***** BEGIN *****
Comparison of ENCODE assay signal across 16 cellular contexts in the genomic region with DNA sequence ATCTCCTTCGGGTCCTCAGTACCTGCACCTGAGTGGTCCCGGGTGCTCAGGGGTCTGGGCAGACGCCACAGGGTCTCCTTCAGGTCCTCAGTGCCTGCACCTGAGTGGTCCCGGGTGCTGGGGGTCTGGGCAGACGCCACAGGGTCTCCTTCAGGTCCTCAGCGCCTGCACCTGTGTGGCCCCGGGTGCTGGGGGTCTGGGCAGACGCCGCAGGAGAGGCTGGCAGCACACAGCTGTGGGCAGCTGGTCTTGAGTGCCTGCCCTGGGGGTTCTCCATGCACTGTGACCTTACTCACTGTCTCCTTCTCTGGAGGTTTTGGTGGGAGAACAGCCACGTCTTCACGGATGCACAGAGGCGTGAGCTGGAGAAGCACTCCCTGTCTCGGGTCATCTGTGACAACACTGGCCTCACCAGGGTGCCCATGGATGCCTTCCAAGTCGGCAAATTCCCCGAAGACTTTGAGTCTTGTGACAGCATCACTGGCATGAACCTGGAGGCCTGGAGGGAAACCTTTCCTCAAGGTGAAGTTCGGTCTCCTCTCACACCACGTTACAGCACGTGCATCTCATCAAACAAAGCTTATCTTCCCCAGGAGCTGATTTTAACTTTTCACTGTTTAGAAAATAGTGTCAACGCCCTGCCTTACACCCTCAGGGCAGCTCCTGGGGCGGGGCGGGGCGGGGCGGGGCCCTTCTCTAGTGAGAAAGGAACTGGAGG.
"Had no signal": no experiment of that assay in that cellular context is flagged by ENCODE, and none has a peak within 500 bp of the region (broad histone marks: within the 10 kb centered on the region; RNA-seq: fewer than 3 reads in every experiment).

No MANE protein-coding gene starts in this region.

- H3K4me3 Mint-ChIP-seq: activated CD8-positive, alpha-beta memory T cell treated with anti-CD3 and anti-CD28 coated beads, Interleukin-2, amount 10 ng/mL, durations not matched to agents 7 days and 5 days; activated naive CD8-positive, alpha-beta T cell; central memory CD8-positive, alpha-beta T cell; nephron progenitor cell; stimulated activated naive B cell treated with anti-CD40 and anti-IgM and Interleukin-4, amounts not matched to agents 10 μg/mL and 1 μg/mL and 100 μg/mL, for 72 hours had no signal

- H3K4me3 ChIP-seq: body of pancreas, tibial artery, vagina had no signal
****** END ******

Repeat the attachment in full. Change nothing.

Comparison of ENCODE assay signal across 16 cellular contexts in the genomic region with DNA sequence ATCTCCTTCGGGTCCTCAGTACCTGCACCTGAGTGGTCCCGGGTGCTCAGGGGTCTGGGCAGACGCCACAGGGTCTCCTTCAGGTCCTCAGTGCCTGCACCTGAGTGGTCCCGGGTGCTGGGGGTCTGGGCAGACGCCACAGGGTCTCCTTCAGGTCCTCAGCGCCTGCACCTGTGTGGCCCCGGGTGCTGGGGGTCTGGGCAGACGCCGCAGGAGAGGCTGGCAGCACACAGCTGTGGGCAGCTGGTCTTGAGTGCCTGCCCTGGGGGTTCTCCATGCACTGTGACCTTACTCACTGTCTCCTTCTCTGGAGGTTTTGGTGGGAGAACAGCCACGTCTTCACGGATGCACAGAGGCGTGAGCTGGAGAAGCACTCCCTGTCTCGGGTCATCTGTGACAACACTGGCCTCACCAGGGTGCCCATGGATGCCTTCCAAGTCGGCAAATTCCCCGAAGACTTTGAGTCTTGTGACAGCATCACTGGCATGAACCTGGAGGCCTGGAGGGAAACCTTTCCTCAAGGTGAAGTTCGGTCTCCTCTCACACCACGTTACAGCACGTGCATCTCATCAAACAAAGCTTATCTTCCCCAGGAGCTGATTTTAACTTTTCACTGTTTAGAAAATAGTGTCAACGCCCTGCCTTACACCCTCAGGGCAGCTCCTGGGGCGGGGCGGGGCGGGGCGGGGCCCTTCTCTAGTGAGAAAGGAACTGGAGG.
"Had no signal": no experiment of that assay in that cellular context is flagged by ENCODE, and none has a peak within 500 bp of the region (broad histone marks: within the 10 kb centered on the region; RNA-seq: fewer than 3 reads in every experiment).

No MANE protein-coding gene starts in this region.

- H3K4me3 Mint-ChIP-seq: activated CD8-positive, alpha-beta memory T cell treated with anti-CD3 and anti-CD28 coated beads, Interleukin-2, amount 10 ng/mL, durations not matched to agents 7 days and 5 days; activated naive CD8-positive, alpha-beta T cell; central memory CD8-positive, alpha-beta T cell; nephron progenitor cell; stimulated activated naive B cell treated with anti-CD40 and anti-IgM and Interleukin-4, amounts not matched to agents 10 μg/mL and 1 μg/mL and 100 μg/mL, for 72 hours had no signal

- H3K4me3 ChIP-seq: body of pancreas, tibial artery, vagina had no signal